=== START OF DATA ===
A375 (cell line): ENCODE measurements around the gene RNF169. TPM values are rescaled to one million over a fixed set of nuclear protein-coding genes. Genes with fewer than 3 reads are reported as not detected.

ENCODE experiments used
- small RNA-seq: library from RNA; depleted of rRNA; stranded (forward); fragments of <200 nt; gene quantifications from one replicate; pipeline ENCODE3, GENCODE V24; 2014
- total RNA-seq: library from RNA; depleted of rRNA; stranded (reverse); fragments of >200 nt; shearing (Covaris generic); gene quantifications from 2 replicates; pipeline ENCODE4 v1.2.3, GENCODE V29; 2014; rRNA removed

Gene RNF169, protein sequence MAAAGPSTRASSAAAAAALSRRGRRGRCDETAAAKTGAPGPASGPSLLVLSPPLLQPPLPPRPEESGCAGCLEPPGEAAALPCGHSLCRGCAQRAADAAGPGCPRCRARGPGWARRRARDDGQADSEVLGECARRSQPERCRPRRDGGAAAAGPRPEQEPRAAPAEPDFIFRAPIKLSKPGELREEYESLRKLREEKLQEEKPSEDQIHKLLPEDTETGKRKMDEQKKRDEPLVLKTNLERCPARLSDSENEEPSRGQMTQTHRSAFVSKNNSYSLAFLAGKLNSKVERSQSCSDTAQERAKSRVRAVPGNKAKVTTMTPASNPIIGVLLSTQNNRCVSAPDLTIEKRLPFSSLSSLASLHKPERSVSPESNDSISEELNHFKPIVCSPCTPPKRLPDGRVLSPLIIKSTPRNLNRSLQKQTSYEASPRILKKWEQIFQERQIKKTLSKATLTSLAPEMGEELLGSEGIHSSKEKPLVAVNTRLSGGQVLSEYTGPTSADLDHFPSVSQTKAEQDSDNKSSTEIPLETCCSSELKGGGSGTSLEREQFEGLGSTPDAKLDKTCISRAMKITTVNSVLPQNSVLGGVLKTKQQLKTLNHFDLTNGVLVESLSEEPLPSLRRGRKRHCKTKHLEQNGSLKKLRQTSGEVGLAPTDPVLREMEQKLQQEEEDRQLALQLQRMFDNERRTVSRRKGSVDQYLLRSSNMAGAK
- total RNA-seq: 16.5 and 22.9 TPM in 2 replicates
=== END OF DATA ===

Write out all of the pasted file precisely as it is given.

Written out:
A375 (cell line): ENCODE measurements around the gene RNF169. TPM values are rescaled to one million over a fixed set of nuclear protein-coding genes. Genes with fewer than 3 reads are reported as not detected.

ENCODE experiments used
- small RNA-seq: library from RNA; depleted of rRNA; stranded (forward); fragments of <200 nt; gene quantifications from one replicate; pipeline ENCODE3, GENCODE V24; 2014
- total RNA-seq: library from RNA; depleted of rRNA; stranded (reverse); fragments of >200 nt; shearing (Covaris generic); gene quantifications from 2 replicates; pipeline ENCODE4 v1.2.3, GENCODE V29; 2014; rRNA removed

Gene RNF169, protein sequence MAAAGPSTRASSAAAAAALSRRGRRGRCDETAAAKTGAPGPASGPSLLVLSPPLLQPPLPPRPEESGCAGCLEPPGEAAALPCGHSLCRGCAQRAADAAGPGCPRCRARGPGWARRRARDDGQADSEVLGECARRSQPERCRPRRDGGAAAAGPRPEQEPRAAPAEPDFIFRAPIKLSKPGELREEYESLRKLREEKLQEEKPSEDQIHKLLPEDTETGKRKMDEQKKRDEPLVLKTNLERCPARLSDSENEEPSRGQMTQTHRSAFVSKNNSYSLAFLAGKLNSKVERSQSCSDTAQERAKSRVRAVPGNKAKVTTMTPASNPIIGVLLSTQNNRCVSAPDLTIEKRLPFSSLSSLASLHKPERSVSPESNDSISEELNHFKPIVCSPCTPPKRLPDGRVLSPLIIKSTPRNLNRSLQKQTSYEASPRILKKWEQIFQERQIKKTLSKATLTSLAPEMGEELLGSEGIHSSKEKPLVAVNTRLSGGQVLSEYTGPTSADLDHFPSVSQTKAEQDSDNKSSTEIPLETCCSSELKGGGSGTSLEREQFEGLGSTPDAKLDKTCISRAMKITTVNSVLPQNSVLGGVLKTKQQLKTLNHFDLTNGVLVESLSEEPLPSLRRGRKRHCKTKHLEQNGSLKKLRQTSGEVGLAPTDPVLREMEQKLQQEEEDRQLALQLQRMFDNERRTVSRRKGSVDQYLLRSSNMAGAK
- total RNA-seq: 16.5 and 22.9 TPM in 2 replicates